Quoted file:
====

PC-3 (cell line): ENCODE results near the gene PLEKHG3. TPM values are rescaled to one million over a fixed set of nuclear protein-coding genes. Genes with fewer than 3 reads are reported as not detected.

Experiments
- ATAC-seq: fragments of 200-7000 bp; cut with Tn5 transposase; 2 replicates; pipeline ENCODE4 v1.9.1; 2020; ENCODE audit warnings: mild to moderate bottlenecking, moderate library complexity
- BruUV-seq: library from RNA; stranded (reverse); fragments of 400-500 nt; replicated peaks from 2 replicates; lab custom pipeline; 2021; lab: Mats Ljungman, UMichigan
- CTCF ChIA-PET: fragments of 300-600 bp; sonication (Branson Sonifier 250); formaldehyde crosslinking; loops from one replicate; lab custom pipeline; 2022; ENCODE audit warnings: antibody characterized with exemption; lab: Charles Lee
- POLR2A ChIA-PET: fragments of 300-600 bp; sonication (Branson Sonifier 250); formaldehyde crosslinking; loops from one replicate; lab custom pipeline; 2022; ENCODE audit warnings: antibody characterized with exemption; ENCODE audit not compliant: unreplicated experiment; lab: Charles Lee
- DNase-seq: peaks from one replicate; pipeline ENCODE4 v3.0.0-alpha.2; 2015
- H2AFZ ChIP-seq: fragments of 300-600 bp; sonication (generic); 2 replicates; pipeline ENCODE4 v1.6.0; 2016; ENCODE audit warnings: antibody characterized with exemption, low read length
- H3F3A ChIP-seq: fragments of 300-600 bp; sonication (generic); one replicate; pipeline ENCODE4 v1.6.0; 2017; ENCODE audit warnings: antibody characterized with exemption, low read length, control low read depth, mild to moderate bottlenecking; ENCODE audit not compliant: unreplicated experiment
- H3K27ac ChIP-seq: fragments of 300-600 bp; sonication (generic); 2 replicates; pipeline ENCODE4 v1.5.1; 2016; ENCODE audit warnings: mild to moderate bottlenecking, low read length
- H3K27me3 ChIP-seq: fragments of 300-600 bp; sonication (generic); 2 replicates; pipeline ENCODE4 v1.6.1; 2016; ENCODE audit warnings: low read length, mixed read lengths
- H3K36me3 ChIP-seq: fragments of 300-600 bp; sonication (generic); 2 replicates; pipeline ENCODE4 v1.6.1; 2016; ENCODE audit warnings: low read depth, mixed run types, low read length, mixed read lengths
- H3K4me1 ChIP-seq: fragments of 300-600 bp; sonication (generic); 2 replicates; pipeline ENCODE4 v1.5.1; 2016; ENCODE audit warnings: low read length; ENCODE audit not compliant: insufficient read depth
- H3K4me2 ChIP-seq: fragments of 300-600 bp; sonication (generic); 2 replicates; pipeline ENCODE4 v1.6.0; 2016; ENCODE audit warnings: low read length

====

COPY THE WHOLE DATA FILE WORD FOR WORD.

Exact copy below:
PC-3 (cell line): ENCODE results near the gene PLEKHG3. TPM values are rescaled to one million over a fixed set of nuclear protein-coding genes. Genes with fewer than 3 reads are reported as not detected.

Experiments
- ATAC-seq: fragments of 200-7000 bp; cut with Tn5 transposase; 2 replicates; pipeline ENCODE4 v1.9.1; 2020; ENCODE audit warnings: mild to moderate bottlenecking, moderate library complexity
- BruUV-seq: library from RNA; stranded (reverse); fragments of 400-500 nt; replicated peaks from 2 replicates; lab custom pipeline; 2021; lab: Mats Ljungman, UMichigan
- CTCF ChIA-PET: fragments of 300-600 bp; sonication (Branson Sonifier 250); formaldehyde crosslinking; loops from one replicate; lab custom pipeline; 2022; ENCODE audit warnings: antibody characterized with exemption; lab: Charles Lee
- POLR2A ChIA-PET: fragments of 300-600 bp; sonication (Branson Sonifier 250); formaldehyde crosslinking; loops from one replicate; lab custom pipeline; 2022; ENCODE audit warnings: antibody characterized with exemption; ENCODE audit not compliant: unreplicated experiment; lab: Charles Lee
- DNase-seq: peaks from one replicate; pipeline ENCODE4 v3.0.0-alpha.2; 2015
- H2AFZ ChIP-seq: fragments of 300-600 bp; sonication (generic); 2 replicates; pipeline ENCODE4 v1.6.0; 2016; ENCODE audit warnings: antibody characterized with exemption, low read length
- H3F3A ChIP-seq: fragments of 300-600 bp; sonication (generic); one replicate; pipeline ENCODE4 v1.6.0; 2017; ENCODE audit warnings: antibody characterized with exemption, low read length, control low read depth, mild to moderate bottlenecking; ENCODE audit not compliant: unreplicated experiment
- H3K27ac ChIP-seq: fragments of 300-600 bp; sonication (generic); 2 replicates; pipeline ENCODE4 v1.5.1; 2016; ENCODE audit warnings: mild to moderate bottlenecking, low read length
- H3K27me3 ChIP-seq: fragments of 300-600 bp; sonication (generic); 2 replicates; pipeline ENCODE4 v1.6.1; 2016; ENCODE audit warnings: low read length, mixed read lengths
- H3K36me3 ChIP-seq: fragments of 300-600 bp; sonication (generic); 2 replicates; pipeline ENCODE4 v1.6.1; 2016; ENCODE audit warnings: low read depth, mixed run types, low read length, mixed read lengths
- H3K4me1 ChIP-seq: fragments of 300-600 bp; sonication (generic); 2 replicates; pipeline ENCODE4 v1.5.1; 2016; ENCODE audit warnings: low read length; ENCODE audit not compliant: insufficient read depth
- H3K4me2 ChIP-seq: fragments of 300-600 bp; sonication (generic); 2 replicates; pipeline ENCODE4 v1.6.0; 2016; ENCODE audit warnings: low read length